Section of Minimally Invasive Surgery — Featured News


Left to right, statistical data analyst Gary Skolnick, craniofacial plastic surgeon Kamlesh Patel, MD, staff scientist Dominic Thompson Jr., and craniofacial plastic surgeon Albert Woo, MD, examine a model of a patient’s skull created through 3-D printing.

3-D printing reshapes surgical care

At the Washington University Institute for Minimally Invasive Surgery (WUIMIS), 3-D printing and other technologies play a central role in advancing patient care. Already known for pioneering laparoscopic surgery and for producing and evaluating meshes used in hernia surgery, WUIMIS today is partnering with the Division of Plastic and Reconstructive Surgery and orthopedic surgeons to develop 3-D printing technologies that make various treatments less costly, more efficient and more effective.

Three-D printers are at the forefront of the research center’s latest technological wave, as staff scientists team up with plastic surgeons Albert Woo, MD, and Kamlesh Patel, MD, to create craniofacial models that guide them in the operating room. Use of the models is not new; Woo and Patel previously worked with outside companies to produce them in the shape of their patients’ skulls so they could plan surgeries and reference the models during surgery. But securing a commercial-grade printer for plastic surgery through a grant from The Foundation for Barnes-Jewish Hospital allows them to produce models significantly cheaper and faster.

“These models decrease operative time and help us to be more exact with our reconstructions, thereby decreasing the need for reoperation,” says Woo. “By having the technology at Washington University, we can produce models within 24 to 48 hours rather than several weeks. That allows us to create models not only for patients who can wait weeks for surgery, but for acute patients as well.”

Other 3-D printers at WUIMIS are being used to produce prosthetic arms, which Washington University biomedical engineering students couple with electronic circuitry to provide basic arm and hand function.

“By contracting your arm muscles, you can move the arm and hand. It will twist the wrist or will tell the fingers or thumb to open or close,” says student Savannah Est.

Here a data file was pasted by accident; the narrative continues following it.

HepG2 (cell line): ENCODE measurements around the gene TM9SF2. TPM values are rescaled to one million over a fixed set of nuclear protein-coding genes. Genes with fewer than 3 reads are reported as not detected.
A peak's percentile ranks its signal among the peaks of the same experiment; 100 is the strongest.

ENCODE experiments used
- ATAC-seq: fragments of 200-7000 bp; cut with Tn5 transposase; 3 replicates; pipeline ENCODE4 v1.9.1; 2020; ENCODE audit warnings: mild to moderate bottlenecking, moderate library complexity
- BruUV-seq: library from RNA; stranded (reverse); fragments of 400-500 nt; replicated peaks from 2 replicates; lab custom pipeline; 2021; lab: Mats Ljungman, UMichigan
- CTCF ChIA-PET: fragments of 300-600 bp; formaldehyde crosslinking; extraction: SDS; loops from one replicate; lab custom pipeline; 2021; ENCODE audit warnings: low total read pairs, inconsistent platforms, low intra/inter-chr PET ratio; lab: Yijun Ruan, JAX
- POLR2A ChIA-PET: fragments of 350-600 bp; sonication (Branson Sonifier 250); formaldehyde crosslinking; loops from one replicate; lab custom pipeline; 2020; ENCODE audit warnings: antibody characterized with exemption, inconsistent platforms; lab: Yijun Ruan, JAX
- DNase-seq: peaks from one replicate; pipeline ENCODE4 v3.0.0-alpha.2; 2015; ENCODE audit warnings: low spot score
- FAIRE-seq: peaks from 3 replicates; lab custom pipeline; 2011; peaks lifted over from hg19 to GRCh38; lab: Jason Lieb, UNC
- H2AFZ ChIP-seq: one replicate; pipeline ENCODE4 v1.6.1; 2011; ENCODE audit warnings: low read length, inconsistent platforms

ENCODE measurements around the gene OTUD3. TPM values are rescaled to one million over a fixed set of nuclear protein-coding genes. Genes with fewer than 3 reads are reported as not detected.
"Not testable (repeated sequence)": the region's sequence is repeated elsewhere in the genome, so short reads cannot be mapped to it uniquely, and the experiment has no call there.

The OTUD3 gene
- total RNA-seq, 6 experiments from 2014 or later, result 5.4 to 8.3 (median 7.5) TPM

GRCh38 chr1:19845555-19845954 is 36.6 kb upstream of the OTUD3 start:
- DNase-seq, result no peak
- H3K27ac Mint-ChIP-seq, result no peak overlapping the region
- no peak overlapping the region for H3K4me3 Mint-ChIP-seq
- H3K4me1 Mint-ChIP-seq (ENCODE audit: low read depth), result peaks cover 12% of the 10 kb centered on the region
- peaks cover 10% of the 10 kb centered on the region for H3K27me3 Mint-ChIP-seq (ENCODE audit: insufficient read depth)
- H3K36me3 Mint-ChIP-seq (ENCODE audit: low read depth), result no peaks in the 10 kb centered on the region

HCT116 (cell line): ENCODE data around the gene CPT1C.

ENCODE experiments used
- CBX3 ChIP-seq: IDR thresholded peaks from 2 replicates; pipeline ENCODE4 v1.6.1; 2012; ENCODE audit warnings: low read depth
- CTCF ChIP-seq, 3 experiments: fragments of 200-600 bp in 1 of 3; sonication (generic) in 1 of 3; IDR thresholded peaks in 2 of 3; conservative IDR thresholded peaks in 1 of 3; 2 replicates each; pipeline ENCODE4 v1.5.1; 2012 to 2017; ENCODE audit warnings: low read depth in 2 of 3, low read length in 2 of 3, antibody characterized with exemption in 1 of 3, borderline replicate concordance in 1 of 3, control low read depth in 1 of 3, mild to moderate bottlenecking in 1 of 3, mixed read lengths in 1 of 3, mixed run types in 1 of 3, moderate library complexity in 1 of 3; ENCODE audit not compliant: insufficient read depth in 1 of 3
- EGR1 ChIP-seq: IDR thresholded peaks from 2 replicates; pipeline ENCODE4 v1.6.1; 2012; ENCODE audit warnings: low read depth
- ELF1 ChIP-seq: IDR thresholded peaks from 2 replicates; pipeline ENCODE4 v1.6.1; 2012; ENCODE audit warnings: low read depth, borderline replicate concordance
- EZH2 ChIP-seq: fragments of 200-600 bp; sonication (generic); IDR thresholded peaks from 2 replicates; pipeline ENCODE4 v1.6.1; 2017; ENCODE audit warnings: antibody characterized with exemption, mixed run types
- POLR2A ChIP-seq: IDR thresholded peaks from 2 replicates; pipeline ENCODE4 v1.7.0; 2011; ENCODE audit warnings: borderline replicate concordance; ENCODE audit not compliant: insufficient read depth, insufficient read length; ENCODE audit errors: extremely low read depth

The arm is especially suitable for children, who grow out of devices quickly and are apt to break them. WUIMIS personnel are working with Washington University orthopedic surgeons to offer the technology.

WUIMIS plans to provide the modeling technology to other surgical specialists, such as urologists and heart surgeons and eventually may be able to produce other types of prostheses.

Collaboration keeps 14-year-old moving


Biomedical engineering students Nabeel Chowdhury and Savannah Est combined electronics with 3-D printing to produce a functional prosthetic arm for 14-year-old Sydney Kendall.

Sydney Kendall, a 14-year-old Chesterfield, Missouri, girl, is excited about blazing a trail in the use of 3-D printing to manufacture prosthetics.

Sydney lost her right forearm in a boating accident at age six. In the past two years, Washington University biomedical engineering students working with WUIMIS have combined circuitry with 3-D printing to give her a pink prosthetic arm — allowing her to throw a ball, move a computer mouse and perform other tasks — and more recently, a blue arm that further expands her range of motion. The blue model costs only a fraction of what a standard prosthetic costs to produce.

As Sydney moves her arm muscles, the prosthetic’s electronics read the muscles’ electrical impulses and allow her to open or close fingers and thumb, or twist the wrist.

“Sydney feels privileged to be chosen by her doctor (Washington University orthopedic surgeon Charles Goldfarb, MD, at Shriners Hospital) to be a part of this process,” says her mother, Beth.


  • Surgeon Michael Awad, MD, PhD, who also serves as associate dean for medical student education, played a major role in the recent Liaison Committee on Medical Education (LCME) site visit of Washington University School of Medicine in St. Louis. He and Alison Whelan, MD, senior associate dean for education, led the school through the reaccreditation process, which required an extensive self-study and documentation. The survey was conducted March 8-11, 2015.
  • The Washington University Institute for Surgical Education (WISE) — a surgical simulation center — recently was reaccredited for three years by the American College of Surgeons as a Comprehensive Education Institute. The center serves not only the Department of Surgery, but other training programs at Washington University Medical Center and around the region.
  • WISE was one of the original 20 test centers for the Society of American Gastrointestinal and Endoscopic Surgeons (SAGES) Fundamentals of Endoscopic Surgery course, a test of knowledge and skills in flexible gastrointestinal endoscopy. The simulation center is also one of the original test centers for the SAGES Fundamental Use of Surgical Energy (FUSE) program and a beta test site for the FUSE certification examination, which certifies candidates in the safe use of surgical energy-based devices.